The new year got off to a rough start, with the surge in the COVID-19 omicron variant causing disruptions for businesses ranging from hospitals to retailers to airlines. This came on top of ongoing concerns about supply chain bottlenecks and surging inflation. As events continue to shape the economic outlook, let’s examine some of the data that will guide us in monitoring the U.S. economy in 2022.
A Pullback in Consumer Spending Could Be a Drag on GDP Growth
Following a disappointing 2.3% real GDP growth rate in the third quarter, analysts surveyed by FactSet expect the economy to expand by 5.5% in the fourth quarter. This likely accounts for the unexpected 1.9% contraction in December retail sales, but the slowdown in consumer spending is projected to take a bite out of economic growth in the first quarter of 2022.
According to FactSet Economic Estimates, U.S. real GDP will expand by 3.1% in the first quarter; this projection has been cut significantly from the 4.2% growth forecast of November 30. The economy is expected to grow by 4.0% in 2022, down from the 5.6% growth expected in 2021, but still above the economy’s long-term trend growth rate.
Focus on the Fed as Inflation Soars
Inflation continues to be a major concern for consumers and businesses alike. The overall consumer price index (CPI) was up 7.0% year over year in December, while the core index (excluding the volatile food and energy components) saw 5.5% year-over-year growth. Meanwhile, the price index for personal consumer expenditures (PCE) was up 5.7% compared to a year ago in November and the core PCE index, the price index closely followed by the Federal Reserve, showed 4.7% year-over-year growth.
The December PCE figures will be released later this week, giving us a complete inflation picture for 2021. With the Federal Open Market Committee (FOMC) also meeting this week, markets will be closely watching the language of the committee’s statement. Most observers expect the Fed to signal rate hikes as soon as March and potentially other monetary policy-tightening measures.
The Great Resignation Continues
The U.S. unemployment rate has fallen from a peak of 14.7% in April 2020 to 3.9% in December 2021, just above the pre-pandemic low of 3.5%. However, these positive numbers disguise the fact that the U.S. labor force has lost 2.3 million people since its peak at the end of 2019, a 1.4% contraction.
There are various factors at play here. The pandemic has likely led to some permanent departures from the labor market, including older workers who moved up their retirements and those who left for personal/life-change reasons. But the other labor market phenomenon is what is being referred to as the “Great Resignation.” Workers are leaving their jobs in droves in search of better work conditions, higher pay, and more job flexibility. And employers are hiring.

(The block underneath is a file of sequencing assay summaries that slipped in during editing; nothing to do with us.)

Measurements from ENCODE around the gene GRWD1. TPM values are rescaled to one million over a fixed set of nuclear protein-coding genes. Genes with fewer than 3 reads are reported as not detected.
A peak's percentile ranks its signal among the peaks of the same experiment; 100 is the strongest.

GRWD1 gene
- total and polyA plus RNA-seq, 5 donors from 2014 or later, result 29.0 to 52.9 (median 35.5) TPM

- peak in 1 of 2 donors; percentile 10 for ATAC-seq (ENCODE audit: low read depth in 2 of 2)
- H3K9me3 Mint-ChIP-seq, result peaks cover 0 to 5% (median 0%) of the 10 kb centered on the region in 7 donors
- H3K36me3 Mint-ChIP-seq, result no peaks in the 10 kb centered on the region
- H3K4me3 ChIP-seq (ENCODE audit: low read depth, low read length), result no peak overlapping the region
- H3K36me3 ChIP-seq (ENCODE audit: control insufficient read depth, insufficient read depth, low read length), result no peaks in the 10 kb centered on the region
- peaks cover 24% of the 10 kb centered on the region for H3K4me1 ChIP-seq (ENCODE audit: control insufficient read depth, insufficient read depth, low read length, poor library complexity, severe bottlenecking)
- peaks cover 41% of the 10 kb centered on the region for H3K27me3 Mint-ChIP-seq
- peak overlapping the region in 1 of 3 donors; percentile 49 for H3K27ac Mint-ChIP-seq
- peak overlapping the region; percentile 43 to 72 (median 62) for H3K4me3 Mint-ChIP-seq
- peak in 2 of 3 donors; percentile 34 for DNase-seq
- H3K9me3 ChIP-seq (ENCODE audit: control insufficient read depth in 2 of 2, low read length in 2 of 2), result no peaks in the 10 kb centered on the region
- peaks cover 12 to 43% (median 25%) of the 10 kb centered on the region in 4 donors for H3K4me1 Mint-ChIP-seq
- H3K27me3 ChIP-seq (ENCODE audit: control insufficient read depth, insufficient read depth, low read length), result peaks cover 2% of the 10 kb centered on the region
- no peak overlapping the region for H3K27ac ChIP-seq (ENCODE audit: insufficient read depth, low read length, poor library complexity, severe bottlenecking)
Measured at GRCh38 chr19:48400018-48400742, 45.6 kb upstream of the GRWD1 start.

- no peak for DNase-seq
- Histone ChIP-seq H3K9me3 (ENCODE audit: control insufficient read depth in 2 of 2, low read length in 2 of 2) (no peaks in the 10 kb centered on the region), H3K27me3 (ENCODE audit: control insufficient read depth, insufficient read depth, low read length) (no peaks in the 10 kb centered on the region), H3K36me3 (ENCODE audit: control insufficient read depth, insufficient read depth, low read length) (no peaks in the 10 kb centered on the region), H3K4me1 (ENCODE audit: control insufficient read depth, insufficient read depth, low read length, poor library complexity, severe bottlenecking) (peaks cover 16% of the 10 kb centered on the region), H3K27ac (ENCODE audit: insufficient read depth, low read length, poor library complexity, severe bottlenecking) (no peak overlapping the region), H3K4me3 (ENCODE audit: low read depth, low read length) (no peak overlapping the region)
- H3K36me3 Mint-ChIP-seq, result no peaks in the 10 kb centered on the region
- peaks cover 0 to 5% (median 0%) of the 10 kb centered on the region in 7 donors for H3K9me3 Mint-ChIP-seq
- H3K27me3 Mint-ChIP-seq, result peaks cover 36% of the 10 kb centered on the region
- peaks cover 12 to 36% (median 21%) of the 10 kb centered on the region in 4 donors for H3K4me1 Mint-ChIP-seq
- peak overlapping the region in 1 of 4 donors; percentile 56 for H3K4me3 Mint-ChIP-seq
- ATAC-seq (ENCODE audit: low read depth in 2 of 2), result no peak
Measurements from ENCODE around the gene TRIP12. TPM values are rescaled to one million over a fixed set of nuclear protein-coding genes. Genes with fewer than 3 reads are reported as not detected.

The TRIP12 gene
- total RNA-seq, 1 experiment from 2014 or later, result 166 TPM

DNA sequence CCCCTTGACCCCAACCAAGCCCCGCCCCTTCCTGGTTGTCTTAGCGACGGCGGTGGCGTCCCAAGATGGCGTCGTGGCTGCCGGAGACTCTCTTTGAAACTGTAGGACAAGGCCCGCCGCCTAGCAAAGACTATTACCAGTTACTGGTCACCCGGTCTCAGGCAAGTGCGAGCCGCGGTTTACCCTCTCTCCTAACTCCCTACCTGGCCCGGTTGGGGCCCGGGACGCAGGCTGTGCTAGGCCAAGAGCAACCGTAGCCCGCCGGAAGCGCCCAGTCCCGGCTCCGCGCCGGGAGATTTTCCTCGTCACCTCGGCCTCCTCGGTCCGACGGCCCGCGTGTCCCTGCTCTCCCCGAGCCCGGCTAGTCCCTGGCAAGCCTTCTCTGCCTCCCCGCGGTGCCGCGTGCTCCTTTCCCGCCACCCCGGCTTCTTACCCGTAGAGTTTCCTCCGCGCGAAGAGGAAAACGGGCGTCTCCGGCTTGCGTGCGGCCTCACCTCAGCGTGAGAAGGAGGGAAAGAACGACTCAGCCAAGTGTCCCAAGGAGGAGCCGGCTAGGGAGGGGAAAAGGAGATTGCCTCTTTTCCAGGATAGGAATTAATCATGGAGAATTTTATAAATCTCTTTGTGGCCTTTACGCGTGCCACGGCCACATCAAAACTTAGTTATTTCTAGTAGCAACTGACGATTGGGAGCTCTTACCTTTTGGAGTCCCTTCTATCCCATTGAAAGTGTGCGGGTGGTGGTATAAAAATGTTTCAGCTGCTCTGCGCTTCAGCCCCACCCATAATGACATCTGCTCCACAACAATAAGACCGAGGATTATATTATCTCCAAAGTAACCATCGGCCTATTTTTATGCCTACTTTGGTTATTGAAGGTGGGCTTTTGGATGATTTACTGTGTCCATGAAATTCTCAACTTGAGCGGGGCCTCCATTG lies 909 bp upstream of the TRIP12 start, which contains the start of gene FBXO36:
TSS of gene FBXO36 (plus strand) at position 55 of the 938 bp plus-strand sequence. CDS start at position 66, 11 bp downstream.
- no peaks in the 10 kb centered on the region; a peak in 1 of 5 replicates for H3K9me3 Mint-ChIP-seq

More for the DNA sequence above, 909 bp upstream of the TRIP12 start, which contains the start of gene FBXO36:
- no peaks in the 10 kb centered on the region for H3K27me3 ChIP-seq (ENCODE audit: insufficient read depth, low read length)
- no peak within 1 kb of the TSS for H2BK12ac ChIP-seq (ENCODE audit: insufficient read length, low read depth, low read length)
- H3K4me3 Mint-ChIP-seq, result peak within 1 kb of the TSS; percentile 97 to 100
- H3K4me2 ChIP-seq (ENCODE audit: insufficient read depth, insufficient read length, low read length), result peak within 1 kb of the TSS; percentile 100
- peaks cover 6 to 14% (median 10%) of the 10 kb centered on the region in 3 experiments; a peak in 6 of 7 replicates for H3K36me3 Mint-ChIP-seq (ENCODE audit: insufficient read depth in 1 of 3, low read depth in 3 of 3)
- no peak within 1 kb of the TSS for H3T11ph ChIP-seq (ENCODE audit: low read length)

The JOLTS release also reported that the number of job openings nationwide has remained above 10 million for the last six months as of November. At the same time, the ratio of unemployed persons to job openings fell to a series low of 0.64, meaning there aren’t enough people to fill all the available positions. It remains to be seen whether or how quickly the tight job market convinces discouraged workers to jump back into the labor force.
Disclaimer: The information contained in this article is not investment advice. FactSet does not endorse or recommend any investments and assumes no liability for any consequence relating directly or indirectly to any action or inaction taken based on the information contained in this article.
Senior Marketing Content Specialist and Economic Contributor
Ms. Sara Potter is a Senior Content Specialist and Economic Contributor at FactSet. In this role, she develops a wide range of marketing content, as well as curates and contributes to the FactSet Insight blog, providing commentary on a wide range of economic and market topics. Since joining FactSet in 1999, she has led application and content development teams, focusing on the development of products to facilitate the analysis of global markets at a macro level. Prior, she held research economist positions at Toyota and Standard & Poor’s/DRI (now IHS Markit). She earned an M.A. in International Economics and Finance from Brandeis University and a B.A. in Math/Economics and French from Dartmouth College. She is a CFA charterholder.
The information contained in this article is not investment advice. FactSet does not endorse or recommend any investments and assumes no liability for any consequence relating directly or indirectly to any action or inaction taken based on the information contained in this article.